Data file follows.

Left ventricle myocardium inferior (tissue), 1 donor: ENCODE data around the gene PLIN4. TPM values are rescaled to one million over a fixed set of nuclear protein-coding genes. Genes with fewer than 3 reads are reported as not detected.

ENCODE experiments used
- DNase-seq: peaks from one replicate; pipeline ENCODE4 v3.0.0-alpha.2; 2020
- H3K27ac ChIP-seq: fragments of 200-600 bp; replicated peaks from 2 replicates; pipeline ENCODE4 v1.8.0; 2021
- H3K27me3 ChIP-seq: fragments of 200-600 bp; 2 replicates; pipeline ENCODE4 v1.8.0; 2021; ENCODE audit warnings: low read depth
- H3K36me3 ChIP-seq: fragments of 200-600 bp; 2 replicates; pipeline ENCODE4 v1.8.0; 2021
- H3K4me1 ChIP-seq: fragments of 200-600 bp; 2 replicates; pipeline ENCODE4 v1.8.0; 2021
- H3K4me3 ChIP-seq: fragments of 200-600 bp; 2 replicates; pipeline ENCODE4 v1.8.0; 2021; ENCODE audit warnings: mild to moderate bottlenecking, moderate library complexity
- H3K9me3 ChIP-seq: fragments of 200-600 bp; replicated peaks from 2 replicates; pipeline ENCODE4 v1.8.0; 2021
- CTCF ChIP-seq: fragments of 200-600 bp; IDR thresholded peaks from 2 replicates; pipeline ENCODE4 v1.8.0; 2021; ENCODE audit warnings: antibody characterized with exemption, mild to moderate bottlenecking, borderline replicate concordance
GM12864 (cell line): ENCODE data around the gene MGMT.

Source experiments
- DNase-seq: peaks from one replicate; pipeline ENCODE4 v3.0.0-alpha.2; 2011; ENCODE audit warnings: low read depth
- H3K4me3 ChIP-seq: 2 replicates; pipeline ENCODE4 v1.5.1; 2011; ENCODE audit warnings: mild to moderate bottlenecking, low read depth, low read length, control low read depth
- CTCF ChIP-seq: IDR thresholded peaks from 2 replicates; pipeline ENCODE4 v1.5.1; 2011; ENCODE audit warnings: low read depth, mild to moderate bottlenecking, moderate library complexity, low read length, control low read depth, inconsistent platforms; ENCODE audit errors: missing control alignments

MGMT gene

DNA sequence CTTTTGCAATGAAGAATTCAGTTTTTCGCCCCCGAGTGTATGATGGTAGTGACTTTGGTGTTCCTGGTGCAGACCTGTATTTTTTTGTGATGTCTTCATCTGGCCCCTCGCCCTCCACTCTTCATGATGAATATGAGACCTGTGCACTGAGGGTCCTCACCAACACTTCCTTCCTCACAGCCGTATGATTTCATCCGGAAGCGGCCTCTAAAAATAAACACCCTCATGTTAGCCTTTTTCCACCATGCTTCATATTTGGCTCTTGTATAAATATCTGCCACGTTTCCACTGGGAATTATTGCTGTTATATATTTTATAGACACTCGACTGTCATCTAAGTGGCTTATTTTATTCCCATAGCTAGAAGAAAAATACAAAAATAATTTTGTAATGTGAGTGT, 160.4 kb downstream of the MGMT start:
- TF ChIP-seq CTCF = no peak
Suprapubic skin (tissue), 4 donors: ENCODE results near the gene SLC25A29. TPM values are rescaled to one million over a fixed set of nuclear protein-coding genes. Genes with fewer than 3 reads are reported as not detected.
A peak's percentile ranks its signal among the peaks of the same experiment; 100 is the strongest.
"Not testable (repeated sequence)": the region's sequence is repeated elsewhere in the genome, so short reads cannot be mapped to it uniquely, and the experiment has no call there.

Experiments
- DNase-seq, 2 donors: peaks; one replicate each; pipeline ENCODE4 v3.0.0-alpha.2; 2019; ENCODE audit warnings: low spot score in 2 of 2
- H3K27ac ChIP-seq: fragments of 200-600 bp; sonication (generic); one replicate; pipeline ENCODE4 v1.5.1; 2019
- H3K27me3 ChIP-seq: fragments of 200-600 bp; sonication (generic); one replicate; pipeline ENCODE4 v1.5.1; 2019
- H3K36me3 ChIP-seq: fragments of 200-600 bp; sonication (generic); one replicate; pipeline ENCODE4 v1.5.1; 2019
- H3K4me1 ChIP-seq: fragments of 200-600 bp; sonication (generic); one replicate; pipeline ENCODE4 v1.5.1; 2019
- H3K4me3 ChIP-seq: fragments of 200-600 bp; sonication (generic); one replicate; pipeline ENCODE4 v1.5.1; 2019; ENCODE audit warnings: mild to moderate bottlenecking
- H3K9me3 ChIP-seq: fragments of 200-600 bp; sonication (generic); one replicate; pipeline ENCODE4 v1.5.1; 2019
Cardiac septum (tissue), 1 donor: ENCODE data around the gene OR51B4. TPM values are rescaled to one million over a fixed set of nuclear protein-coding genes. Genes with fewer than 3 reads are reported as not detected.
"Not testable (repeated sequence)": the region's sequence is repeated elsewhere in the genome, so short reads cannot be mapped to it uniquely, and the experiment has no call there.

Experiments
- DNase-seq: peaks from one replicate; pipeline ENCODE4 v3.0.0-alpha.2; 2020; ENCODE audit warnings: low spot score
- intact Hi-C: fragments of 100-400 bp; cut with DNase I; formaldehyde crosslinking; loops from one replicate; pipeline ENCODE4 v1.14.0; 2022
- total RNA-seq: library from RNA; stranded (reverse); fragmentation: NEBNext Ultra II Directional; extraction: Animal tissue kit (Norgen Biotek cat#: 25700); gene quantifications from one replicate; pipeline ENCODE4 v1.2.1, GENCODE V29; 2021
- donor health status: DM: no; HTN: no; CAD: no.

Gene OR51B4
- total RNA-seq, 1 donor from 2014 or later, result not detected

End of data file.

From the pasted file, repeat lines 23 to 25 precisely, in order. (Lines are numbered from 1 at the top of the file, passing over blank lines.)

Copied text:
- DNase-seq, 2 donors: peaks; one replicate each; pipeline ENCODE4 v3.0.0-alpha.2; 2019; ENCODE audit warnings: low spot score in 2 of 2
- H3K27ac ChIP-seq: fragments of 200-600 bp; sonication (generic); one replicate; pipeline ENCODE4 v1.5.1; 2019
- H3K27me3 ChIP-seq: fragments of 200-600 bp; sonication (generic); one replicate; pipeline ENCODE4 v1.5.1; 2019